DHL Express has said African businesses continue to reap benefits of the United States-Africa trade agreements.
DHL Express Sub-Saharan Africa managing director, Charles Brewer said his firm had seen significant growth in trade volumes in the region, in terms of the trade with US since the introduction of the African Growth and Opportunity Act (AGOA) in 2000.
AGOA which provides exporters duty-free access to the lucrative US market, was recently put under the microscope at the 2014 US-Sub-Saharan Africa Trade and Economic Cooperation Forum (known as the AGOA Forum), which coincided with President Barack Obama's US-Africa Leaders Summit, both held in Washington last week.
"Trade lanes in Africa have increased significantly as a result of relieved trade barriers, which have had a positive impact on many local businesses. A key driver of this growth has been the AGOA, which has stimulated trade and investment between Africa and the United States," he said
In a statement issued in Lusaka, Mr Brewer said DHL had seen a significant growth in trade between Sub-Saharan Africa and the US, with strong positive growth in the last year.
According to statistics, US imported US$8.468 million worth of goods from the Southern Africa Development Community (SADC) region in 2000 and $19.869 million in 2012.
Figures released by the US Department of Commerce-International Trade Administration reports that in 2013, US imports from Sub Saharan, under AGOA, totalled $39.3 billion.
The top three trade lanes to the US from the Sub-Saharan Africa region originated from Nigeria, Angola and South Africa, who accounted for $11.72, $8.74 and $8.48 billion respectively.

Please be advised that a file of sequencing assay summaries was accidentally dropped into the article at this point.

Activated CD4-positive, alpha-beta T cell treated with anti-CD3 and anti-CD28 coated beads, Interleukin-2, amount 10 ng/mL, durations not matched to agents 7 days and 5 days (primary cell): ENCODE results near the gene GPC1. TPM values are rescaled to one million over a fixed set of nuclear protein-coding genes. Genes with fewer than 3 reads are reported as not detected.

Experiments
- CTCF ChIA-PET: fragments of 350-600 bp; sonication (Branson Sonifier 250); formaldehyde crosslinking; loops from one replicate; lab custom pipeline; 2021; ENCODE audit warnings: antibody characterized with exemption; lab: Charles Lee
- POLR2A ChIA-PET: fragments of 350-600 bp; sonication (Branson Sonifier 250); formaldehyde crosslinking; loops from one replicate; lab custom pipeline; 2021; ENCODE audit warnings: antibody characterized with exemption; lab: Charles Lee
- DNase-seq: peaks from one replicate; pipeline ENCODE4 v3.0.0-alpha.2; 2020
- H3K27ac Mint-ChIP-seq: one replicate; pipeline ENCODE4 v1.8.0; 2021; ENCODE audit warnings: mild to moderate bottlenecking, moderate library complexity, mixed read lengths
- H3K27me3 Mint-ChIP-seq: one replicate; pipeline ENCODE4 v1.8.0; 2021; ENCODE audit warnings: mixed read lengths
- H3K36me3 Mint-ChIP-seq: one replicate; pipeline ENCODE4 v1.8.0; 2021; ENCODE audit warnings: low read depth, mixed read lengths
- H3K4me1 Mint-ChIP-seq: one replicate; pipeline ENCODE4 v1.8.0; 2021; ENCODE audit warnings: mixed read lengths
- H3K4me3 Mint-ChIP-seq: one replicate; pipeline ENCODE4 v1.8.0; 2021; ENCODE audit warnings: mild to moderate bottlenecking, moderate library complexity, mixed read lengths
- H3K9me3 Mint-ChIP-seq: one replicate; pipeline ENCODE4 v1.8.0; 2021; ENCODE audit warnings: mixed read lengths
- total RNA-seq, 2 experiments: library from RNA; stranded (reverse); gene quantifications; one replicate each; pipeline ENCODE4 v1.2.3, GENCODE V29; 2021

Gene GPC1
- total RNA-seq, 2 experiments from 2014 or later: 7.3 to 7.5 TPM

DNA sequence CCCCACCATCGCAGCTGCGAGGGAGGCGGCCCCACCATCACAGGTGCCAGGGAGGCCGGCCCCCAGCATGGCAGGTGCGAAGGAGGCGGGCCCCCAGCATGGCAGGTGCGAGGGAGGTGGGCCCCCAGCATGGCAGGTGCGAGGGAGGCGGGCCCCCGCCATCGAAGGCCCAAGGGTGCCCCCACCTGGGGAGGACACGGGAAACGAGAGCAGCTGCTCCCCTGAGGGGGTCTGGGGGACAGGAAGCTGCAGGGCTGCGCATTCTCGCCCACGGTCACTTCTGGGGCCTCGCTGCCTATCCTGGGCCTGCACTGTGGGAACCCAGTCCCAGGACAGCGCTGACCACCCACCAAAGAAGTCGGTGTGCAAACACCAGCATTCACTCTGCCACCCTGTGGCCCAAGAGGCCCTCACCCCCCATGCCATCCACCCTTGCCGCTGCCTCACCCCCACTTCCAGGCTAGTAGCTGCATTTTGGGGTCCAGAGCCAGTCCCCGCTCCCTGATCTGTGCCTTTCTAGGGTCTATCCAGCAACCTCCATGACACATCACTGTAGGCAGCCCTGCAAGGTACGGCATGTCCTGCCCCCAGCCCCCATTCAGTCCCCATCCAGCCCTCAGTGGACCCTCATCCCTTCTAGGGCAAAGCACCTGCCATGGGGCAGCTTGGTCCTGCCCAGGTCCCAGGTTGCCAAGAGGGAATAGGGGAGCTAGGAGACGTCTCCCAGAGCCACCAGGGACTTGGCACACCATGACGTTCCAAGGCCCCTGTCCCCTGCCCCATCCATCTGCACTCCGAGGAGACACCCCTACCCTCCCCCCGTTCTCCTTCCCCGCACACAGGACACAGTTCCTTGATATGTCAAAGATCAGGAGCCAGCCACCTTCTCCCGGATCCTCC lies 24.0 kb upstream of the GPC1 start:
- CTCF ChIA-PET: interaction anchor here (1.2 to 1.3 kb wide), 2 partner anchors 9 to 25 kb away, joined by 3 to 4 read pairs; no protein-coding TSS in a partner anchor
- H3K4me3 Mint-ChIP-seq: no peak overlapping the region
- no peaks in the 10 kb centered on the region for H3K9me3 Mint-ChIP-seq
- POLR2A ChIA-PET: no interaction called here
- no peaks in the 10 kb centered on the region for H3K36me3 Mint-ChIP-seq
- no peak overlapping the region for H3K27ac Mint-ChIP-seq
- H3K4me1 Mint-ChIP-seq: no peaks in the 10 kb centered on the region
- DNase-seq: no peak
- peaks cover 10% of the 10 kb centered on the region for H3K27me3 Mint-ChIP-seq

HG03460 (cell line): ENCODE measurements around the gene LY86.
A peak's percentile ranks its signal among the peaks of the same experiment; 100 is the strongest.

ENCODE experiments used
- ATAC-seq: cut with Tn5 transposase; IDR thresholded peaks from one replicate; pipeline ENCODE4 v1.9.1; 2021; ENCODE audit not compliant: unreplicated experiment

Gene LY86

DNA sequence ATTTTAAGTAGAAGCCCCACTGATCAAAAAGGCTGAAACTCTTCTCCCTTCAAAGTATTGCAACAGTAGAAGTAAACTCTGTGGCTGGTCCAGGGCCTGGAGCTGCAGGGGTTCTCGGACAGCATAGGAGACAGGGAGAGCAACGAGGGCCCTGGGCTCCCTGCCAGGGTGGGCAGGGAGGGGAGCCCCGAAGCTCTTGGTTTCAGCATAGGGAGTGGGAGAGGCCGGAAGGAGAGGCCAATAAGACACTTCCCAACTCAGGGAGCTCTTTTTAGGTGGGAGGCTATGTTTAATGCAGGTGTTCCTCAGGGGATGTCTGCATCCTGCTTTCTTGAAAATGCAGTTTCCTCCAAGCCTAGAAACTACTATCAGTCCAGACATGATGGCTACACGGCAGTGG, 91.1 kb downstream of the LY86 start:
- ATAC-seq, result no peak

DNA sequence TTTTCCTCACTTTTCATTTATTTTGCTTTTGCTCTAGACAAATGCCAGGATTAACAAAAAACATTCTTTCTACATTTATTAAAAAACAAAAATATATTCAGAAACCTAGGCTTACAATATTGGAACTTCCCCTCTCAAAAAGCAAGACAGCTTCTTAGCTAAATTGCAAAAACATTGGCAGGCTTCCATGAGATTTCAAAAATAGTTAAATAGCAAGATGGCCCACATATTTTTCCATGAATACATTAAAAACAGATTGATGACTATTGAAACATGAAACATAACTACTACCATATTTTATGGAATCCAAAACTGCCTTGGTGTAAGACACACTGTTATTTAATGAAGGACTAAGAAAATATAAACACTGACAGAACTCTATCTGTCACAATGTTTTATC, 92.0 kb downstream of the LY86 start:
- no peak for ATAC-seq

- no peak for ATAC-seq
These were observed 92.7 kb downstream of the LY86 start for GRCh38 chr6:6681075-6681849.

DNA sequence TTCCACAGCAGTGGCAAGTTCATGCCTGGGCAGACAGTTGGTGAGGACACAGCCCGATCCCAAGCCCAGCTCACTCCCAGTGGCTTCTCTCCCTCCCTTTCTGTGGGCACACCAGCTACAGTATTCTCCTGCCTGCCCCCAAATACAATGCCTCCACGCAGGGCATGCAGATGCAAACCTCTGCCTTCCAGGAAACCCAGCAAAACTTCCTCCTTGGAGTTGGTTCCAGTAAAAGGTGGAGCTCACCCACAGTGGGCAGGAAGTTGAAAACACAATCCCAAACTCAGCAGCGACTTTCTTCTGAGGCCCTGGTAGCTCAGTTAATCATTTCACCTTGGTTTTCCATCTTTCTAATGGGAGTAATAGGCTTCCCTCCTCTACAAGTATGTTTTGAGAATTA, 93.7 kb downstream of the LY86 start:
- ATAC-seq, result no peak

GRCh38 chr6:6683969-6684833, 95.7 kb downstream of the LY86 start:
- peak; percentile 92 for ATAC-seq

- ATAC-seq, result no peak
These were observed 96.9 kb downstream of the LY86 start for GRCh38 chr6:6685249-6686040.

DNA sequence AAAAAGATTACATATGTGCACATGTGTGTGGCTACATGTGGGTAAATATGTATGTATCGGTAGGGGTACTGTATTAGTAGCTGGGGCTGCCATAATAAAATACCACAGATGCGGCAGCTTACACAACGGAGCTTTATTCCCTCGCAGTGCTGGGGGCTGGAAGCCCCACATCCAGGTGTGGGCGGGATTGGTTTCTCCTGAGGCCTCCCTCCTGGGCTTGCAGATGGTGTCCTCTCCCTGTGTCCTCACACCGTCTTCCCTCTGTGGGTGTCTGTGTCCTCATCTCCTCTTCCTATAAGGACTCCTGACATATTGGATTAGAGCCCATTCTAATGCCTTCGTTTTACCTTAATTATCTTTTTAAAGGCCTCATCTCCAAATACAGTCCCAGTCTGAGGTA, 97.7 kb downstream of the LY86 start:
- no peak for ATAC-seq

Mr Brewer said the Act offers tangible incentives to approximately 40 Sub-Saharan African beneficiary countries, such as duty and quota free access to the US market for certain product lines.
"AGOA has facilitated trade between Sub-Saharan Africa and the US by enabling the trade process, as well as successfully promoting the integration of Sub-Saharan Africa into the global economy. These favourable trade conditions have also allowed the region to maximise the opportunities available and increase exports," Mr Brewer said.
He said that since the introduction of AGOA, DHL Africa has seen an increase in primary trading sectors like manufacturing, apparel and footwear - all directly supported by AGOA.
In addition, they have also witnessed an increase in secondary sectors that are dependent on agriculture, petroleum and natural gases.
Due to expire in 2015, it is the decision of the US Congress on whether to extend or amend the AGOA agreement.
Mr Brewer said that Sub-Saharan Africa's growth was still dependent on trade facilitation and boosting both intra-regional trade and global trade.
"While trade between the US and Sub-Saharan Africa has increased significantly in the last few years, there is still much room for growth.
In 2013, US imports from Sub-Saharan Africa represented only 1.7 per cent of total US imports from the world.
This highlights the remaining untapped growth potential for the region," Mr Brewer said.